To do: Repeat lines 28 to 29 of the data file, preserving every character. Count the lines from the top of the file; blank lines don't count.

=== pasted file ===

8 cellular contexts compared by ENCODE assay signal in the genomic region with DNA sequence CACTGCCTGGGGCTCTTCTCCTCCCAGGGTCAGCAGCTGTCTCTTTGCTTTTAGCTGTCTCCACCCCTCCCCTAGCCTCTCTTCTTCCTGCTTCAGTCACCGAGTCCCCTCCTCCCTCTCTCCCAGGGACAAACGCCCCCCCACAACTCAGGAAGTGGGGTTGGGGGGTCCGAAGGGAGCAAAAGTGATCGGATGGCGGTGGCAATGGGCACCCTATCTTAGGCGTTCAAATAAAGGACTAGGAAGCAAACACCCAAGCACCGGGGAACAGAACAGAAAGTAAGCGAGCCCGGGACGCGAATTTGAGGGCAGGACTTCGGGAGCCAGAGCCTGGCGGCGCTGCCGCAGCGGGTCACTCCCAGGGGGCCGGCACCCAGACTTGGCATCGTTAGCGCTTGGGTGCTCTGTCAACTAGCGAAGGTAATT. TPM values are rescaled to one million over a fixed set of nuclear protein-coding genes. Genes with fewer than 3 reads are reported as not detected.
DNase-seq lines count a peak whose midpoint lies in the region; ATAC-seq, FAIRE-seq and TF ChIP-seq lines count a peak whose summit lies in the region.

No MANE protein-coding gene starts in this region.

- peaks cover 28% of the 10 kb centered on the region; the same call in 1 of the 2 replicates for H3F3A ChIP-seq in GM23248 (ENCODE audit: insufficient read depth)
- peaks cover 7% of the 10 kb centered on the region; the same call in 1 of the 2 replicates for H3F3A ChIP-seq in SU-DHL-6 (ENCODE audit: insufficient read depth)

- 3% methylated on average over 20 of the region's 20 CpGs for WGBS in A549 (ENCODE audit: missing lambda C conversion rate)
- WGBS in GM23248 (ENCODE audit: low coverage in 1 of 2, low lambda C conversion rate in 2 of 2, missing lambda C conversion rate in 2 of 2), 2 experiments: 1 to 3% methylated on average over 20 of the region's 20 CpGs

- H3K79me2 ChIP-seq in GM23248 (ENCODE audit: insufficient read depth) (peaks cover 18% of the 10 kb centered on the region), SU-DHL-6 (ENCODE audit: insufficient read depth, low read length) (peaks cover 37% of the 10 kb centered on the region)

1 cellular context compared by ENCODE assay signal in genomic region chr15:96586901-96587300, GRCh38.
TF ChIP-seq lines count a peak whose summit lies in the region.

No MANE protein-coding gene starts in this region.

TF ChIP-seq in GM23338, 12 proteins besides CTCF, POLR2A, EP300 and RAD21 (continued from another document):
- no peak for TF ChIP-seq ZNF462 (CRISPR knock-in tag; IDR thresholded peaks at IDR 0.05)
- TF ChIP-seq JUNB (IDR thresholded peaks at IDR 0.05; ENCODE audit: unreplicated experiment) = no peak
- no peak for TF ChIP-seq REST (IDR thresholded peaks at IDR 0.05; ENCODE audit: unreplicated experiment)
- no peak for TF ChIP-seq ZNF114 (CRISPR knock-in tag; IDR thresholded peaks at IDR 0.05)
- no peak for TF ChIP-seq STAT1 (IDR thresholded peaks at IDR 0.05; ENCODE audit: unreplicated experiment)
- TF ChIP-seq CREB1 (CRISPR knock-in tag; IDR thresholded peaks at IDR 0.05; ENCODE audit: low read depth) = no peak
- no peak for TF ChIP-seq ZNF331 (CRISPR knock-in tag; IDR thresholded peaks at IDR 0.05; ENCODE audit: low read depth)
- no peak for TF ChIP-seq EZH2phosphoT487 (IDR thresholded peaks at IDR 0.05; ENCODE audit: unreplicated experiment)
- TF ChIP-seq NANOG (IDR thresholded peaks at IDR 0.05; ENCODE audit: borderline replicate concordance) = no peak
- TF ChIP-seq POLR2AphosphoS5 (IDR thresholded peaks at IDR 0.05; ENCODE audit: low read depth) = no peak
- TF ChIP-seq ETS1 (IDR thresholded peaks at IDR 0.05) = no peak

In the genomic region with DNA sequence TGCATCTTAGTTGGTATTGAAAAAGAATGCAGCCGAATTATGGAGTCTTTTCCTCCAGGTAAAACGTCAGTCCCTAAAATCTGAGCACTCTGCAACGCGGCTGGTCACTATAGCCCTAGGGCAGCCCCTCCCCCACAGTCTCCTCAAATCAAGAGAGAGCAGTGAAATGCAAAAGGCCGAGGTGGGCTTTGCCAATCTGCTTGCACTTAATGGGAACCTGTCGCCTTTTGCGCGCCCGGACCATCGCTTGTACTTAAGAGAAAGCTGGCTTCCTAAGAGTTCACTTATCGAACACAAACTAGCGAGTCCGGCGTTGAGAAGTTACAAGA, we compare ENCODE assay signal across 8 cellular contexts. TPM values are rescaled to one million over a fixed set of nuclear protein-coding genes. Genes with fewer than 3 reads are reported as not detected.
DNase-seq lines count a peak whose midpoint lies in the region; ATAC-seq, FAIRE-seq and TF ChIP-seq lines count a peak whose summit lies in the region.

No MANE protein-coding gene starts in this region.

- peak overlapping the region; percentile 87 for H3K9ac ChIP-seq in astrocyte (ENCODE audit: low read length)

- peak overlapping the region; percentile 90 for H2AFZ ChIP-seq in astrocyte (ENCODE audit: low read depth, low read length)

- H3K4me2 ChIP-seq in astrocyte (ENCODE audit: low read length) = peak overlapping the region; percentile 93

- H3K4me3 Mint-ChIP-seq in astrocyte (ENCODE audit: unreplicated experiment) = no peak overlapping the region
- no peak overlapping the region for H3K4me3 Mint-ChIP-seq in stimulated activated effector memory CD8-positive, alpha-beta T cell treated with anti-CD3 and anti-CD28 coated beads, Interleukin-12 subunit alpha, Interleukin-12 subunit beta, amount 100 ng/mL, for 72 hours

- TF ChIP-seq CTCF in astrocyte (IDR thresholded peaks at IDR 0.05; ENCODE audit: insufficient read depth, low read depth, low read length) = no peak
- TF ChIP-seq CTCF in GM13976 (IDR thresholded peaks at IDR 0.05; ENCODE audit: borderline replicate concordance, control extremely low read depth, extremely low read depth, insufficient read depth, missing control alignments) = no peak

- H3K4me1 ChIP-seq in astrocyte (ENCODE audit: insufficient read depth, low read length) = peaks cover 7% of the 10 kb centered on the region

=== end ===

- peak overlapping the region; percentile 90 for H2AFZ ChIP-seq in astrocyte (ENCODE audit: low read depth, low read length)

- H3K4me2 ChIP-seq in astrocyte (ENCODE audit: low read length) = peak overlapping the region; percentile 93